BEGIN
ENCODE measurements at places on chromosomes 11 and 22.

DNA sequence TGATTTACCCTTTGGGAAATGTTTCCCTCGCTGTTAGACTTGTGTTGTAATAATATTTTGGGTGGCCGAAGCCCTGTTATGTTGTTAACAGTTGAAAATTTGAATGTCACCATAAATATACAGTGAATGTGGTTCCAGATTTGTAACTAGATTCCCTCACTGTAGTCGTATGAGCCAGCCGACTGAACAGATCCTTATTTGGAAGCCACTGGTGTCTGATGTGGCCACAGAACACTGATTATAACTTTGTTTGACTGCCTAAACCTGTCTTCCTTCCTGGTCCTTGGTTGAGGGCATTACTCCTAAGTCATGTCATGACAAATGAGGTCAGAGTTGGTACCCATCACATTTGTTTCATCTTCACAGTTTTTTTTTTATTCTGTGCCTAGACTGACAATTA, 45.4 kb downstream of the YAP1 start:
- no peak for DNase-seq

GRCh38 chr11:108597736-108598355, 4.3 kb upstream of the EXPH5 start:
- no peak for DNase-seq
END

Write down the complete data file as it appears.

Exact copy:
ENCODE measurements at places on chromosomes 11 and 22.

DNA sequence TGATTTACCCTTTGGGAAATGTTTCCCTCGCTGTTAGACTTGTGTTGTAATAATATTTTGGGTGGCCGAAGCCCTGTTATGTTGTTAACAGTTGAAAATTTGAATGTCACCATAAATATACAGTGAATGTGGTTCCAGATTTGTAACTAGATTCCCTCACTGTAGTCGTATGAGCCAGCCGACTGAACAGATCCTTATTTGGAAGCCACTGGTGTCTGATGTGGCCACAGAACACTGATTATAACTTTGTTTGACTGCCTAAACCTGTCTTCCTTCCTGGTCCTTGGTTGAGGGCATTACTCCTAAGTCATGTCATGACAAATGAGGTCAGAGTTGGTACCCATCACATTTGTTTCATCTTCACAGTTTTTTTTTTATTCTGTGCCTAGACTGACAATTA, 45.4 kb downstream of the YAP1 start:
- no peak for DNase-seq

GRCh38 chr11:108597736-108598355, 4.3 kb upstream of the EXPH5 start:
- no peak for DNase-seq